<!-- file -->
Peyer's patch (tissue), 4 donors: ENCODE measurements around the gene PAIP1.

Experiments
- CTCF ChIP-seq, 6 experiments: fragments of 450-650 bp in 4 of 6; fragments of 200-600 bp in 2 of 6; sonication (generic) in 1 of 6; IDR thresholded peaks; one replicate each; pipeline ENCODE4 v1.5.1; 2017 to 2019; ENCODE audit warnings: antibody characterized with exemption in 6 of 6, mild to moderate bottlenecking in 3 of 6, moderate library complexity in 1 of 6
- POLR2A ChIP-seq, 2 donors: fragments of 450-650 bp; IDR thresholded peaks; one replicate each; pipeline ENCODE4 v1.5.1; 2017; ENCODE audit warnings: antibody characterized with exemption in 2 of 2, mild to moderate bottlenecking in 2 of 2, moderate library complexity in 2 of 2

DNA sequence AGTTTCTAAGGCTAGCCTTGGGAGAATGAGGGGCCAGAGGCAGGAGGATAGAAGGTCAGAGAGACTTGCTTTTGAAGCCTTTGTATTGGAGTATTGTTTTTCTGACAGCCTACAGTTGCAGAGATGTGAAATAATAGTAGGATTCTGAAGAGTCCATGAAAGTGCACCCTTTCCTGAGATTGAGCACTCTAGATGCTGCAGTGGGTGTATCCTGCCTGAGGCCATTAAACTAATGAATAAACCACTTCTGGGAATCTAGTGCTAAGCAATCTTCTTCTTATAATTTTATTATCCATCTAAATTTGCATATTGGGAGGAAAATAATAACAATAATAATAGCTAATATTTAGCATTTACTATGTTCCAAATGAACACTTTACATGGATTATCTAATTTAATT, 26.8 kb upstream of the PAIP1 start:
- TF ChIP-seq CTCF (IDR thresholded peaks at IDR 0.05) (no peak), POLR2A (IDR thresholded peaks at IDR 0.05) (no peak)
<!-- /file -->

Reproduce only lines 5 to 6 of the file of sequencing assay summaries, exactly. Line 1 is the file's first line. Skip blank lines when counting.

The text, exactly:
DNA sequence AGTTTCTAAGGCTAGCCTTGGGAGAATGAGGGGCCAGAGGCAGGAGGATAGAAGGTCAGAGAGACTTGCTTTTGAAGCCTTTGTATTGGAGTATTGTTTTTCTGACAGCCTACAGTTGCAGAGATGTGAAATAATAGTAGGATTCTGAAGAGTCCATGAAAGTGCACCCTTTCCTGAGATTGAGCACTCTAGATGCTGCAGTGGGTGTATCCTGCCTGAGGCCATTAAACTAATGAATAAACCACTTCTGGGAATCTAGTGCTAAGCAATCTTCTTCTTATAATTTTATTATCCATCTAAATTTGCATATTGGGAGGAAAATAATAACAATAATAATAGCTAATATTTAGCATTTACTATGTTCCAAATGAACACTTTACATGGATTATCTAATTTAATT, 26.8 kb upstream of the PAIP1 start:
- TF ChIP-seq CTCF (IDR thresholded peaks at IDR 0.05) (no peak), POLR2A (IDR thresholded peaks at IDR 0.05) (no peak)